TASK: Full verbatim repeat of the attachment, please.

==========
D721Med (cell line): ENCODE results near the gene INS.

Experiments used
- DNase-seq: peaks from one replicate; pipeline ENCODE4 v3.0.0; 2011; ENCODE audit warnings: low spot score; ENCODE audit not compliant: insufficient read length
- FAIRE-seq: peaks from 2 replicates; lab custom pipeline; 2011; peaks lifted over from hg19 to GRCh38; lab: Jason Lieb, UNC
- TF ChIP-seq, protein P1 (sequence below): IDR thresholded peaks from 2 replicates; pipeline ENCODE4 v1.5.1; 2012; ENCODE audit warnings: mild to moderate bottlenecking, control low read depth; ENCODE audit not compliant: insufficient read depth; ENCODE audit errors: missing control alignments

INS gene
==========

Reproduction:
D721Med (cell line): ENCODE results near the gene INS.

Experiments used
- DNase-seq: peaks from one replicate; pipeline ENCODE4 v3.0.0; 2011; ENCODE audit warnings: low spot score; ENCODE audit not compliant: insufficient read length
- FAIRE-seq: peaks from 2 replicates; lab custom pipeline; 2011; peaks lifted over from hg19 to GRCh38; lab: Jason Lieb, UNC
- TF ChIP-seq, protein P1 (sequence below): IDR thresholded peaks from 2 replicates; pipeline ENCODE4 v1.5.1; 2012; ENCODE audit warnings: mild to moderate bottlenecking, control low read depth; ENCODE audit not compliant: insufficient read depth; ENCODE audit errors: missing control alignments

INS gene